Plugged-in parents, like Vital Design’s Zac Gregg, securing online accounts for tots
Twitter has many uses – sharing interesting news stories, linking to funny animal videos. And showing Grandma and Grandpa a picture of your first haircut.
Toddlers and babies who can’t yet talk, never mind type, are quietly adding to the ranks of Twitter’s 6.5 million users. Technically, of course, it’s their parents creating the accounts, hoping to secure and save a slice of the internet for when Junior is old enough to start creating his own brand.
Ranger Gregg just turned three, and right before he was born, or shortly thereafter, dad Zac Gregg created accounts for Ranger and his older sister Talula, who’s now 6.
Zac Gregg, founder of Vital Design web development and marketing agency in Portsmouth, has always been an early adopter. Twitter accounts are free, but he also reserved their eponymous web domains, at an annual cost of $12.
He’s helped companies that haven’t staked their claim on digital real estate, and it’s hard to recover a brand once someone else owns the name, he said.
Basketball great Michael Jordan didn’t reserve his name on Twitter early, for instance. So his tweets are at @Jumpman23, while all kinds of variations of his real name are out there to gather followers for spammers and jokesters.
Since Gregg, proud dad that he is, just knows Ranger and Talula are witty, funny and destined for fame, fortune and internet domination, he sees the accounts and sites as a low-cost investment in their future reputations.
“It’s a chance to give them a very special gift someday. . . . Who knows what your children will become? You always hope they are someone special, and if they are, you can give them this gift of not having to be in legal battles over their own name.”
If he does everything right, Gregg hopes, the accounts could also serve as digital scrapbooks, marking milestones like the first time the kids lose a tooth, and others. He was inspired in part by a viral video ad for Google’s email service that showed a proud dad setting up an email account in his new daughter’s name the day he brought her home from the hospital, and writing to her to document her life over the years.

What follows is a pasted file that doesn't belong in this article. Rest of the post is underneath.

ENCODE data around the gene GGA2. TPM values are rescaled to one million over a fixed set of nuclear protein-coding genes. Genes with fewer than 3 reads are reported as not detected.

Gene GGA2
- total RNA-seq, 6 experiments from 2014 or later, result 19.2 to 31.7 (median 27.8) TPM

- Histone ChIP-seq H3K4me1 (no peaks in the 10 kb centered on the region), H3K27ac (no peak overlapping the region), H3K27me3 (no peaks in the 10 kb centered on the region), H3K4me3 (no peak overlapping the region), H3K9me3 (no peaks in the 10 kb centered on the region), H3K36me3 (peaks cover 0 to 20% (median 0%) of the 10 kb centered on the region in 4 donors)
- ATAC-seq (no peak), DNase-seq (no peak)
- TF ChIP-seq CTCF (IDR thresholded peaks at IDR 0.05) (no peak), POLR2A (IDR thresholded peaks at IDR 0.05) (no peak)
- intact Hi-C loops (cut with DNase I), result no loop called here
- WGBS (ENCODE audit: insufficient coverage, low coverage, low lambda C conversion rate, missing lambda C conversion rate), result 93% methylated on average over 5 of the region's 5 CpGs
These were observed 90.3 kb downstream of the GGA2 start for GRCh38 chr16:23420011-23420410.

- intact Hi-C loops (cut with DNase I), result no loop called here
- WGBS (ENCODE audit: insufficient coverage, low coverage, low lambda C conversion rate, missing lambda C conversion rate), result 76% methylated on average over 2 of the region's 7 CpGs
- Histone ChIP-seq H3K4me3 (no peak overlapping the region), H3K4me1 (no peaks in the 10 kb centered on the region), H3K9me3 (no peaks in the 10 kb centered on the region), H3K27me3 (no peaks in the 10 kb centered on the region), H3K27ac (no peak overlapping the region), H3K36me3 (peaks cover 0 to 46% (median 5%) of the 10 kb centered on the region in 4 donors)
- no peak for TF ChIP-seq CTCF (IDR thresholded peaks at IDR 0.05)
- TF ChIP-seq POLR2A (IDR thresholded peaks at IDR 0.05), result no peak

The trend for babies on Twitter is hottest with parents who work in the media or digital worlds. Ten month old Harper Wolfeld-Gosk (@harperestelle) has almost 9,500 followers. A few of them might have found her through her moms, NBC News reporters Jenna Wolfe and Stephanie Gosk.
Concord City Councilor Amanda Grady Sexton uses social media every day to advocate and connect professionally, and to keep in touch with family.
But when she tried to sign toddler Sam and infant Scarlett up for simple handles, she found several variations of their names were already taken.
Brady Carlson, Concord resident and blog writer, and former new media coordinator for New Hampshire Public Radio, was similarly dissuaded when he found someone “squatting” on @OwenCarlson, an account he wanted to open for his 3-year-old son.
Since whoever owns the account isn’t using it, Carlson could probably get control of it by petitioning the site to release it, but he isn’t willing to put that much effort into a project he’s not sure of yet.
Carlson said he couldn’t quite get behind the idea of putting words into his son’s mouth before the boy could speak for himself.
Now that Owen is a toddler – and a funny one, dad said – he’s revisiting the idea of documenting the one-liners and bon mots, but still isn’t sure. Toddler-hood is ephemeral; the internet is forever.
“I see now a kid who’s 3 and loves attention, gets a kick out of thinking people thought things he said were funny. But when he’s in eighth grade, will he want this long trail of public moments out there for people to look at? Would he want me to have made the decision for him?”
Gregg said he doesn’t really see much downside in the sporadic tweets he posts for his kids.
The kids both have only 15 followers, even though their handles are promoted in both mom’s and dad’s Twitter bios. Ranger hasn’t posted since September 2012, and that was to promote the New Hampshire Film Festival, where mom Nicole Gregg is executive director. Talula tweeted last November to celebrate her sixth birthday.
“I try and put funny things in their voices, making fun of mom and dad, but they don’t really have any friends online. Nobody’s listening, but I’m not afraid of people knowing about the accounts,” Gregg said. “The worst thing that could happen is you follow them and realize kids are pretty boring accounts to follow for someone who doesn’t know us.”
(Sarah Palermo can be reached at 369-3322 or firstname.lastname@example.org or on Twitter @SPalermoNews.)